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16th Jul 07
Meet young Scot Alex (Shaun Evans) He’s visiting his girlfriend Sophie (Amelia Warner) Down Under when he has a chance encounter with pretty boy American Taylor (Scott Mechlowicz).
Taylor (or is it Jamie?) is a bit clingy but this doesn’t seem to bother Alex, at least not as much as a possibly incriminating photo Taylor has taken of Alex with some other girl. Soon the very obviously psychotic manages to tag along with Alex and his girlfriend as they travel across Australia with his eye on replacing Alex in Sophie’s affections.
Review Gone brings to mind those rather silly psycho-thrillers from the early Nineties, such as Single White Female or Pacific Heights. You know the sort of thing; someone really stupid unwittingly lets someone bonkers into their day-to-day business and then looks on open-mouthed as slowly they lose all control of their life to them. Director Ringan Ledwidge’s movie differs in that whilst it follows the same template it does its best NOT to be like the others, something that works for it in parts but largely against it.
It is apparent that the movie wants to veer away from horror cliché and the other demands of the genre, which kind of contradicts the script material they are putting on the screen. In the final face-off the film-makers concede to some slight goring but by now most of the potential audience for such a thriller would have nodded off and for those awake, the experience will feel oddly out of sorts with all that has occurred before.
Ledwidge, here making his feature film, proves that the eye he showed for award winning visuals in his music video / commercial work is still in evidence if somewhat at the expense of building any tension. Ledwidge seems more interested in photographing the landscape than sticking the lens right into where the real action should be happening, such as on the faces of our main threesome, capturing every nuance of the psychological battle of wills that is happening. The first hour just sort of sits there and it only shifts into gear for the final third.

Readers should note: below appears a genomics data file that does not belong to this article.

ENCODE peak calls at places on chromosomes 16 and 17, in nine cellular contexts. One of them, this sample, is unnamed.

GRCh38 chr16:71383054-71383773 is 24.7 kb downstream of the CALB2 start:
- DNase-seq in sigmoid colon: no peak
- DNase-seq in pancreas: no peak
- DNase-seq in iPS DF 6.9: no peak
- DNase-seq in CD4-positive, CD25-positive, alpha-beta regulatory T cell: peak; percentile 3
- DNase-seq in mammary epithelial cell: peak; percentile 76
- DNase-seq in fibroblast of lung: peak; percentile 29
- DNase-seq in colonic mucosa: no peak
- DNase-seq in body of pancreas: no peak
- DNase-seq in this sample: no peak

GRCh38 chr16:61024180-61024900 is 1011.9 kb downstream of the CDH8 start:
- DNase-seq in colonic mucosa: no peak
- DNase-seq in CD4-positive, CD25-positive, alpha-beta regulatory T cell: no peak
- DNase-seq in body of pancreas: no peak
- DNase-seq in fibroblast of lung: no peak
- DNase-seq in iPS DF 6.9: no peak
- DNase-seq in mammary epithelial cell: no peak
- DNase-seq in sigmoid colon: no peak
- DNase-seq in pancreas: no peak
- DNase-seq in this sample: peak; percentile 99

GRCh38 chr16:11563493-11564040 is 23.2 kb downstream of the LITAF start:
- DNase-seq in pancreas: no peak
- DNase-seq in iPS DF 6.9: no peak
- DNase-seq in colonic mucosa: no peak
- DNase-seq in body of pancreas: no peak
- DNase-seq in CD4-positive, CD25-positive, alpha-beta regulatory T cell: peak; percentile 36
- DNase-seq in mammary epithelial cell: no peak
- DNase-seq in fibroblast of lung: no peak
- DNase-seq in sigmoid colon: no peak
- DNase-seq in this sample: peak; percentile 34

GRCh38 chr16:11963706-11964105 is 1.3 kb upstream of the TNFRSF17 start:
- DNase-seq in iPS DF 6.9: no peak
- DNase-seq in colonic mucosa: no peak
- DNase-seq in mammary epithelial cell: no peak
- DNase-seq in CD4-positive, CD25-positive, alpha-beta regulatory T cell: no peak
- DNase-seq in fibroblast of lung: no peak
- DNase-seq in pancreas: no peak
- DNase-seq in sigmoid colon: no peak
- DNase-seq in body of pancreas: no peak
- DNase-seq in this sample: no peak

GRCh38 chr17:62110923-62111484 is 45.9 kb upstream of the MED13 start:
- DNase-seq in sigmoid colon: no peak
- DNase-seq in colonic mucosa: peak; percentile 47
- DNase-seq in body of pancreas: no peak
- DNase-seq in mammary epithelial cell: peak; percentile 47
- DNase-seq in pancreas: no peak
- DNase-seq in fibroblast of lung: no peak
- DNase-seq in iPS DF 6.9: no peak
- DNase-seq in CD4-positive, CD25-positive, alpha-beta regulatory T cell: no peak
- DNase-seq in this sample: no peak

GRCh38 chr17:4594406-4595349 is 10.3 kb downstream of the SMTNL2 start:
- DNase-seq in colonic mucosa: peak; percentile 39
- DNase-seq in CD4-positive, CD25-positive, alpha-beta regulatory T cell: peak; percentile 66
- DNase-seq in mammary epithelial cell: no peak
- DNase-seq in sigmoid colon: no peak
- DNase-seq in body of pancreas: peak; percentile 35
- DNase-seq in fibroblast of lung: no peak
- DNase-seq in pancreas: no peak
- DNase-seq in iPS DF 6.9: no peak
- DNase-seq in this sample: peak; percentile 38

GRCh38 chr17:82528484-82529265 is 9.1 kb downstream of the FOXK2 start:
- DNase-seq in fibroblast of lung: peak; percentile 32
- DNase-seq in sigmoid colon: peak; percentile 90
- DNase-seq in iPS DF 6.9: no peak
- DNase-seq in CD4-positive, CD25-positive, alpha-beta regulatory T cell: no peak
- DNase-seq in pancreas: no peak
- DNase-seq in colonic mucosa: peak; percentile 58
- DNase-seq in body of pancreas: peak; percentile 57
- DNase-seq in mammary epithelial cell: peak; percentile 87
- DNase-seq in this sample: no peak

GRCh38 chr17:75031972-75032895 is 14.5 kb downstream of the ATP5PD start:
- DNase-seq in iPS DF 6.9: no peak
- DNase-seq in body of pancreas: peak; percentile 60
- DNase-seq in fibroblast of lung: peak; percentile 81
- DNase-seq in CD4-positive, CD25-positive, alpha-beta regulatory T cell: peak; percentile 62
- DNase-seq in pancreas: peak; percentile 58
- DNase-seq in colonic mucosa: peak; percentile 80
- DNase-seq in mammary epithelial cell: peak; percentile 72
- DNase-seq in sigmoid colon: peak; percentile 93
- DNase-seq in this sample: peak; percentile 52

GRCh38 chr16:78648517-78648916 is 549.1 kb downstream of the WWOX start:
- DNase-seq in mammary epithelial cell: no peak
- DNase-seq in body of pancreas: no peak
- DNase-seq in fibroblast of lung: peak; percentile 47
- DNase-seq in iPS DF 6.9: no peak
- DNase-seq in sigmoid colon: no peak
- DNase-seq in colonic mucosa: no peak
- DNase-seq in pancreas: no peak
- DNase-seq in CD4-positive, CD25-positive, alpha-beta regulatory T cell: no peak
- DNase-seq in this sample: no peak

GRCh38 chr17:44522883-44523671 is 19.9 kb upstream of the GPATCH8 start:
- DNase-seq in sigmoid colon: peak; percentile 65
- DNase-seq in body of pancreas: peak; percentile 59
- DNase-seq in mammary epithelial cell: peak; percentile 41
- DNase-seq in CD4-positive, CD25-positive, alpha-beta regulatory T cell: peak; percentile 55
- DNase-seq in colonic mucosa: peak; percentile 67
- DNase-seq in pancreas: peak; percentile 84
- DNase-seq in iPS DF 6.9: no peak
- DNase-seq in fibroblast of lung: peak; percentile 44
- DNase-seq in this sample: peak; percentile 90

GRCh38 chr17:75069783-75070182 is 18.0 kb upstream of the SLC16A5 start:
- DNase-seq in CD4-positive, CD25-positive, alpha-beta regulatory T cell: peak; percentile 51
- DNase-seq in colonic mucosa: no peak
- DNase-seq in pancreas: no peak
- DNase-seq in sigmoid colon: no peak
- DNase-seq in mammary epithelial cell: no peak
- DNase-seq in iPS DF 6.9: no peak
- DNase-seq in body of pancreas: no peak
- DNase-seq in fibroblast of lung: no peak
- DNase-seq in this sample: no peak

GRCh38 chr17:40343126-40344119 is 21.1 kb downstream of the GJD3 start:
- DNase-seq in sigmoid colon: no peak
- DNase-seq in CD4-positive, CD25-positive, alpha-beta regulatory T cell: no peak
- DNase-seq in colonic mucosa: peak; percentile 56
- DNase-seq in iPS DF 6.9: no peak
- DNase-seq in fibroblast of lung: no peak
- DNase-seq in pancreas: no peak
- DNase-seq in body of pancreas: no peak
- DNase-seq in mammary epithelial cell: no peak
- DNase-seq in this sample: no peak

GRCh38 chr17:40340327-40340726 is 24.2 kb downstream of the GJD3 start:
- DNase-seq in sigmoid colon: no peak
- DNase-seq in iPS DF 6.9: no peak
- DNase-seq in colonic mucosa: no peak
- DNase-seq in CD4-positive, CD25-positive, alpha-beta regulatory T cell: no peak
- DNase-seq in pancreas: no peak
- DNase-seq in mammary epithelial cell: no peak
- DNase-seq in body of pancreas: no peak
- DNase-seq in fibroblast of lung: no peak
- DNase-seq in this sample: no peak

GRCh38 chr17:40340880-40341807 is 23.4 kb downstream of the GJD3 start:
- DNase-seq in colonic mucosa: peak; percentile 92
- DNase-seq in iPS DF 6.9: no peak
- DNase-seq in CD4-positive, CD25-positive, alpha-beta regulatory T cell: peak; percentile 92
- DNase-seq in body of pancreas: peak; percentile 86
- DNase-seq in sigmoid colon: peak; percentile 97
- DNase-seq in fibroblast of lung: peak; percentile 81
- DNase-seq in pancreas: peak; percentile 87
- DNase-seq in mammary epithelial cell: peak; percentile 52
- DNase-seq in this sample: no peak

There is some mild tension in the climatic face-off but the director doesn't know when to rein things in. Rather than just have Sophie text the missing Alex and then see psycho-boy's pocket light up and leave it to the audience to knowingly nod that Taylor has Alex’s phone, Ledwidge has to spoon feed the audience further by having Sophie take the phone out to double check. It makes what could have been an effective scene feel over-egged.
The cast generally do very well with material that feels obvious from the start and a little dated. Hats off to Shaun Evans who manages to make his plonker of a character well-rounded and the same to Miss Warner for fleshing out the dumbness that is Sophie.
Scott Mechlowicz – so effective in 2004’s Mean Creek - flounders as Taylor by being more annoying more than engaging. The audience should be drawn to his character given how charming and manipulative the script appears to be drawing him as. Instead he comes over as childish and irritating. It takes more than fluttering his baby blue eyes and petulant pouting to pull such a role off. The guy is a knob and was so obviously bad news that it irritates that the characters are too stupid to see him for what he really is.
There have been some comparisons to the much superior Wolf Creek but such claims are tenuous. Sure both movies take part in Australia's remote parts and both feature back-packers; however where one had you on the edge throughout, Gone doesn't even try leaving the audience with an unsympathetic lead and a far too non-threatening nut-boy battling it out. The makers of the movie would like you to think you haven’t seen this sort of thing before and that every reveal is a complete shock. It would have been nice to report that was the case but it just isn’t.
BONUS MATERIALS – There’s a video diary of the movie’s shoot where most of the time they bitch about the rainfall or the heat or the flies plus a few deleted scenes with the one where Taylor daps his finger in the sweaty patch left on Sophie’s chair and smells it, coming over as an unintentional giggle rather than creepy.
1st Nov 04 Above all though, it is the relationship between John and Laura Baxter which is the film’s central focus throughout, and the gradual disintegration of their relationship amidst a haze of grief.